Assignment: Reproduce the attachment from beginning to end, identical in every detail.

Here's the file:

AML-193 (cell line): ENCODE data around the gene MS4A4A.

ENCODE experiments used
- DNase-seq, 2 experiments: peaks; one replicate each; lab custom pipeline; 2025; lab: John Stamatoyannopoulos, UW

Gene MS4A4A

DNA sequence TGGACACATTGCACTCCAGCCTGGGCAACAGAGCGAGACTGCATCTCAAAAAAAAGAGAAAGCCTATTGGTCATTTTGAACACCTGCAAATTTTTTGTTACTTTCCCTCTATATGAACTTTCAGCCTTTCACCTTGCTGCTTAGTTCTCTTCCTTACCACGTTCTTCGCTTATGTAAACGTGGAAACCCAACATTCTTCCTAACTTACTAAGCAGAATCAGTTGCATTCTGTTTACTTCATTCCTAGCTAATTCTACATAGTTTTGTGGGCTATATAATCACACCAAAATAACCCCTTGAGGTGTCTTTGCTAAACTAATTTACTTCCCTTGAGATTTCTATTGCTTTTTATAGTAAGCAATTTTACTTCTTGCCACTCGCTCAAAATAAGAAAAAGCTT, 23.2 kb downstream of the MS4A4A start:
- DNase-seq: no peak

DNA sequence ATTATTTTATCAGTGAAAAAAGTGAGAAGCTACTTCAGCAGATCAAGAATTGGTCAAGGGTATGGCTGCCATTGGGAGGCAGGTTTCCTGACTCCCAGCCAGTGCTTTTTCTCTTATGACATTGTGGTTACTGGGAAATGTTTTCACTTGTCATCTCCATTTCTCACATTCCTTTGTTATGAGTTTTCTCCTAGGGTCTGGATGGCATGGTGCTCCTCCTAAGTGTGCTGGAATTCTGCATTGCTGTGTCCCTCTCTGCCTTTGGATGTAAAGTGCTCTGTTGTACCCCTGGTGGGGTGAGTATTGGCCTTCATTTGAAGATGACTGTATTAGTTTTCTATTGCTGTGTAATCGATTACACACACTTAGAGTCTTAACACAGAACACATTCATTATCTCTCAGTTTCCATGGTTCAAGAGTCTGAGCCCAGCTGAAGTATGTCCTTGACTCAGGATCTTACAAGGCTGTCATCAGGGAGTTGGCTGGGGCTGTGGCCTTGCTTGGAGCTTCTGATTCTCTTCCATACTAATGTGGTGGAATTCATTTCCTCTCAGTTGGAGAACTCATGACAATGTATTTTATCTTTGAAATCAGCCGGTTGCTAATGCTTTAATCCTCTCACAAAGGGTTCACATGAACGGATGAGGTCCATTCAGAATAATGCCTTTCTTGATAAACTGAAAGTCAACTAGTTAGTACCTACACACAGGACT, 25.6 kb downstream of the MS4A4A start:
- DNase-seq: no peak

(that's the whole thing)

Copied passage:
AML-193 (cell line): ENCODE data around the gene MS4A4A.

ENCODE experiments used
- DNase-seq, 2 experiments: peaks; one replicate each; lab custom pipeline; 2025; lab: John Stamatoyannopoulos, UW

Gene MS4A4A

DNA sequence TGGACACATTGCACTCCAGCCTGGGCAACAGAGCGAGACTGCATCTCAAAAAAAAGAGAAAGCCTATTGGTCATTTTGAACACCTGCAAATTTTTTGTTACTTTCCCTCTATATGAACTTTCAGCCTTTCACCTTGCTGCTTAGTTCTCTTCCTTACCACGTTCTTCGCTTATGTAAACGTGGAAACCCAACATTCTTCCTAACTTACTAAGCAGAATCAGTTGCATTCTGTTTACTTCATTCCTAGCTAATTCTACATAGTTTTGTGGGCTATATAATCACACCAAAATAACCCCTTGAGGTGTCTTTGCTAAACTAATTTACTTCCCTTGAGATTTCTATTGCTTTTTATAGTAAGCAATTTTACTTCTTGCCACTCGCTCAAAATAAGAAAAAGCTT, 23.2 kb downstream of the MS4A4A start:
- DNase-seq: no peak

DNA sequence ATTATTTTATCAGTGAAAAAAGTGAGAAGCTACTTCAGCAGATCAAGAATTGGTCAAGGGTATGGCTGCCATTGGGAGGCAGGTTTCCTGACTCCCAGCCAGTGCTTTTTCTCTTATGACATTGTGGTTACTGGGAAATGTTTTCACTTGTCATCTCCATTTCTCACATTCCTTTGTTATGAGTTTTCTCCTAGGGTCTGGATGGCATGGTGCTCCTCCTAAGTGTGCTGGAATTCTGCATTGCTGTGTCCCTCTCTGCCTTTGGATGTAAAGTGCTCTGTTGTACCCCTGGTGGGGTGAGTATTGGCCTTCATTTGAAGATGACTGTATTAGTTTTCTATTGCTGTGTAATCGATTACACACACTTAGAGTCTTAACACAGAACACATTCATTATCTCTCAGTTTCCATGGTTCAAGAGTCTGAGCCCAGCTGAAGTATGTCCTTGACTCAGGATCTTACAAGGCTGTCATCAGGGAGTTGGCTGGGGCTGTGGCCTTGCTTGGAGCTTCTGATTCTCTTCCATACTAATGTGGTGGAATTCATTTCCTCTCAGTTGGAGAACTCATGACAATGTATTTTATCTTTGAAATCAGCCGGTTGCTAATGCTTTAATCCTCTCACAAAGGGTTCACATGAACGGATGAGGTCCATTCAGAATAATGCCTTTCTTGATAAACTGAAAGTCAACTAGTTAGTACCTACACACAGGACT, 25.6 kb downstream of the MS4A4A start:
- DNase-seq: no peak